Code Craft: The Practice of Writing Excellent Code, by Pete Goodliffe.
No Starch Press, ISBN 978-1593271190
This book’s a terrific resource for developers wanting to learn or teach good coding practices. This book is all about how to do software construction the right way. The book will inevitibly suffer from comparisons to McConnell’s Code Complete, Second Edition — that’s a very, very tough shadow to try and get out from.
Code Craft seems to me to stand up to that tough comparison. Goodliffe’s writing style is easy to read, and the points he makes are critical to folks who give a hoot about writing good software. The book’s topics are well thought out, running from defensive coding practices, through the importance of coding standards, solid design, good processes, and a high-level view of methodologies and practices.
The level of detail is generally right on, although on occasion a passing reference is tossed out in a critical context without additional examples. One of these cases would be his blurb to “consider the Cheshire cat/pimpl idiom” without the least discussion of exactly what the heck that is. However, and this is important, in many such cases Goodliffe provides a bibliography citation on such topics, which means you can chase down that reference in some other work. While sometimes annoying, such an approach helps keep the book from being a complete monster — it weighs in at around 580 pages.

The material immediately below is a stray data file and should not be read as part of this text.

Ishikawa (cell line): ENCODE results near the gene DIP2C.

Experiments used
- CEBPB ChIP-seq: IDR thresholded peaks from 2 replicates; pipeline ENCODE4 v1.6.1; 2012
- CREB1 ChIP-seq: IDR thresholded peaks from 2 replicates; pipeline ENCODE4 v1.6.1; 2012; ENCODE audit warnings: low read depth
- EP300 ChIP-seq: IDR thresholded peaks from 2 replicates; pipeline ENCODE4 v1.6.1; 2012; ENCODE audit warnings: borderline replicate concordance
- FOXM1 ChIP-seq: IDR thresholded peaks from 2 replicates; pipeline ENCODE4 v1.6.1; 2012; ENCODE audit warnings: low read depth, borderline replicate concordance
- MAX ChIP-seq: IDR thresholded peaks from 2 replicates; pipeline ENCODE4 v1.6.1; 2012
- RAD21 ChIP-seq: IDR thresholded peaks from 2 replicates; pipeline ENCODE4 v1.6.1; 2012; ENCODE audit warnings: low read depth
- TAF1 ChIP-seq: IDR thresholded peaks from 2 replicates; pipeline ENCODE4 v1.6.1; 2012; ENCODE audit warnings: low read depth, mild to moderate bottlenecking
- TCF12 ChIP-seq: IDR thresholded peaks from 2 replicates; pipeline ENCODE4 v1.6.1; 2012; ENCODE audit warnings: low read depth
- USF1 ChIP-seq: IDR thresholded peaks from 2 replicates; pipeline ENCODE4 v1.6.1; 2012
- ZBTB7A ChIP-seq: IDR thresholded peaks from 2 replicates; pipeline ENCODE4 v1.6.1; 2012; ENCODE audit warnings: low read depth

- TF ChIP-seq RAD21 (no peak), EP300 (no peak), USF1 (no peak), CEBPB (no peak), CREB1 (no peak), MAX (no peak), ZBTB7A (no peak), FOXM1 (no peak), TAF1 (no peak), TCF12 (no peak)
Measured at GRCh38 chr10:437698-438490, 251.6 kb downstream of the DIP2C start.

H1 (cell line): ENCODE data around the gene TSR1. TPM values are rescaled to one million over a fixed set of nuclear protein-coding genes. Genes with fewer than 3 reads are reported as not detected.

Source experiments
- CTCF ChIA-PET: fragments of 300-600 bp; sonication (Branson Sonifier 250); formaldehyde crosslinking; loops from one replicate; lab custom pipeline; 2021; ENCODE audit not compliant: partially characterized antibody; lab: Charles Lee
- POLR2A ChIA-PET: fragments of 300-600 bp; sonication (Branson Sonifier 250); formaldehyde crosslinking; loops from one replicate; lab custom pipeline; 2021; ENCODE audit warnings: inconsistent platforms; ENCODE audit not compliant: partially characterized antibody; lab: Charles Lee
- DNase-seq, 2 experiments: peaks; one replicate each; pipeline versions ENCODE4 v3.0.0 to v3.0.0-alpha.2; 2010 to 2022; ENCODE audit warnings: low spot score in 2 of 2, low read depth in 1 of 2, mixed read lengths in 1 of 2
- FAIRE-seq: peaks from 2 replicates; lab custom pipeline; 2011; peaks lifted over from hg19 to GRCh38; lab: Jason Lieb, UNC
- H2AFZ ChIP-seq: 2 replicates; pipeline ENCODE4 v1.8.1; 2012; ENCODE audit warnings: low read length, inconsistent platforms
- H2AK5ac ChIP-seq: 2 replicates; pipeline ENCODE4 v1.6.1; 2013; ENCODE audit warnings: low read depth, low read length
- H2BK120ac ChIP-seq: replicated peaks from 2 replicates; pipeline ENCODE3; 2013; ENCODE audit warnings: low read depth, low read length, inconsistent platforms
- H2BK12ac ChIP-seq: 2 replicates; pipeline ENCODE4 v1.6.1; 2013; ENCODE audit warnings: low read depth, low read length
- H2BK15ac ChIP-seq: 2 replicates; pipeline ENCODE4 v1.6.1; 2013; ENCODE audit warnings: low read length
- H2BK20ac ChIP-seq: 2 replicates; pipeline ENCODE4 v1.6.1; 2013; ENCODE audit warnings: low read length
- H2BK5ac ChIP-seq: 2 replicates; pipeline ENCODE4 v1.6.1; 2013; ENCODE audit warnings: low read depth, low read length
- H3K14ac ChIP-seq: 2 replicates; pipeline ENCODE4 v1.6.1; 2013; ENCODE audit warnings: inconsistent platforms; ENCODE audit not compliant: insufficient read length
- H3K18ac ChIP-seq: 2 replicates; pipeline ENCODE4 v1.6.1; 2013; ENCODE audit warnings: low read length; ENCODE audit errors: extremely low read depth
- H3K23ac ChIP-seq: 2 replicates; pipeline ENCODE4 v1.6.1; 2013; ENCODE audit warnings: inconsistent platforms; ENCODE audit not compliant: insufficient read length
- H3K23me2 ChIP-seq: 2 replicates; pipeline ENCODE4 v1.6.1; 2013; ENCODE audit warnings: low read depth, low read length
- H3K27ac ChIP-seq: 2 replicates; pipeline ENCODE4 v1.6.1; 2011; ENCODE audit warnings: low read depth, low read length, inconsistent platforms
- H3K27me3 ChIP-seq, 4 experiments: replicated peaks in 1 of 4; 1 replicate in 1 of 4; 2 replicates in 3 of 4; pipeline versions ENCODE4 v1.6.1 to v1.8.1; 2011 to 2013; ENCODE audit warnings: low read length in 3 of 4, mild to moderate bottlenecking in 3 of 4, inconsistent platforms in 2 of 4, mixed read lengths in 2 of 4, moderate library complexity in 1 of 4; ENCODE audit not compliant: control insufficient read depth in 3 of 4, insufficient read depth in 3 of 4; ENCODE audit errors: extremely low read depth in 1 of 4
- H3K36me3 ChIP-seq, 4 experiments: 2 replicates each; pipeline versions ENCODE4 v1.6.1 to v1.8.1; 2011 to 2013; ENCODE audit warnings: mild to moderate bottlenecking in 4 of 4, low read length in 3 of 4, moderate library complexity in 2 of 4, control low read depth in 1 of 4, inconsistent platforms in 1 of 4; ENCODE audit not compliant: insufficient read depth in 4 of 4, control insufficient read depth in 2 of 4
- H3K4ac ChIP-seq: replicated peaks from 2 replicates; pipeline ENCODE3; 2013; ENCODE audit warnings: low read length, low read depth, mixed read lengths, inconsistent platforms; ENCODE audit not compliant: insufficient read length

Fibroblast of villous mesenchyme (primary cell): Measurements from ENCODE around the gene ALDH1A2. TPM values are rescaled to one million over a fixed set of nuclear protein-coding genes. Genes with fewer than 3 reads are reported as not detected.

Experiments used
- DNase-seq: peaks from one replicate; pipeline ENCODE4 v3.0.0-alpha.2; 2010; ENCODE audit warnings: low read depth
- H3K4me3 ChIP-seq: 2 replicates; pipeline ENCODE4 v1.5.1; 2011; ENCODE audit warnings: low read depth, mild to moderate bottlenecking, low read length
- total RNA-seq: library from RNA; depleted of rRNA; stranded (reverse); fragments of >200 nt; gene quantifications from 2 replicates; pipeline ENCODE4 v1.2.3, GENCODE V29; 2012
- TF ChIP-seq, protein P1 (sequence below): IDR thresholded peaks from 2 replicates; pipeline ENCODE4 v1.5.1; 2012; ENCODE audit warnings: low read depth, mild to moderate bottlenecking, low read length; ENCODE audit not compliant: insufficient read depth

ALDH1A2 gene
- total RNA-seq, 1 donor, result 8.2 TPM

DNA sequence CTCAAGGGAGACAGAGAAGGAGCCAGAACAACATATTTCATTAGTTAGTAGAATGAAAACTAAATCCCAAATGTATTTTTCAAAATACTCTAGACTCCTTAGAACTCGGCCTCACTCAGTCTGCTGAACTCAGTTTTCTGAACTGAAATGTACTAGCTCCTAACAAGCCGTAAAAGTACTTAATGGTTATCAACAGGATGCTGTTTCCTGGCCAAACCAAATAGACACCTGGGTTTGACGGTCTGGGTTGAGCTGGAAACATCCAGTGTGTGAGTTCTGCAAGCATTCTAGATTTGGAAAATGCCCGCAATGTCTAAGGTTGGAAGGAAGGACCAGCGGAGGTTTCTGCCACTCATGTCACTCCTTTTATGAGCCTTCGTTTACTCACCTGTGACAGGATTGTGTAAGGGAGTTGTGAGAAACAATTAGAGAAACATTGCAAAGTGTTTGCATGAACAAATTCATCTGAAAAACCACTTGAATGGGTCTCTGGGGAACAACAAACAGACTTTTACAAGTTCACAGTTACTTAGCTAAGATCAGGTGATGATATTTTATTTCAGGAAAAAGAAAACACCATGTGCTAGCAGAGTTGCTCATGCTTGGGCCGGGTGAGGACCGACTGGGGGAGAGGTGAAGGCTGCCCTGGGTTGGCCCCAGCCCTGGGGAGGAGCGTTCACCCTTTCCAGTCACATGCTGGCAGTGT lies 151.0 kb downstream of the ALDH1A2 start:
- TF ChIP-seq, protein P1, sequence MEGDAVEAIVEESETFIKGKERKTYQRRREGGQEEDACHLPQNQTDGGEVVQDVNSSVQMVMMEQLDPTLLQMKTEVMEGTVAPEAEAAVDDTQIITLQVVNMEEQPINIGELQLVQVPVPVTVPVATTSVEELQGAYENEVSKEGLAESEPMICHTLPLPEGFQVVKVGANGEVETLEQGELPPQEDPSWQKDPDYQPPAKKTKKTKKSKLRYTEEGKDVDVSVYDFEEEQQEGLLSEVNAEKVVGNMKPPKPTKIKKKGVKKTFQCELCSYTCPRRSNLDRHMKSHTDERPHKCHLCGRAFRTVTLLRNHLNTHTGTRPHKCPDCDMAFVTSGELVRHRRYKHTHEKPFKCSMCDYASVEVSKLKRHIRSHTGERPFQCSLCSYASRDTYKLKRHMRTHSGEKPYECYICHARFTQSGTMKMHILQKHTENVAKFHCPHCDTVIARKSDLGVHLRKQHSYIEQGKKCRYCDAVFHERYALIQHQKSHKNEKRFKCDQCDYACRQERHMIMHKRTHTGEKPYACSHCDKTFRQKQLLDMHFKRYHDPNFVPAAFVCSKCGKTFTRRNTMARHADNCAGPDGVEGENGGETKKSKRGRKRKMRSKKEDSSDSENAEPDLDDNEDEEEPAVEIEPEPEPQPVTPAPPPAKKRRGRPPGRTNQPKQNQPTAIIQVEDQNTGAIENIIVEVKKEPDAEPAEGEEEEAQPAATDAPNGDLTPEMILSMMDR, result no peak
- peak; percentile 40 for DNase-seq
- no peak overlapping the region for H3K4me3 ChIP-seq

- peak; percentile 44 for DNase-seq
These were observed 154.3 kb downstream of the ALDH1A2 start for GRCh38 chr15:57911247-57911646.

I very much liked the on-topic sidebars scattered throughout the book. They show great examples which tie in with the current topic, such as showing when the right time to use defensive programming is (all the time!), or some quick discussion on how to approach licensing your software. I also like the 10,000 Monkeys comics dotting the work. They’re amusing and keep the tone of the book light but still focused.
Code Complete is such a seminal work that Goodliffe’s book will probably have a bit of a tough time making the inroads it deserves simply because McConnell’s work has such a head start. Still, Code Craft is a solid book and highly useful to all developers, and it deserves a place on the bookshelf. (And you should read it, not just have it on your shelf.)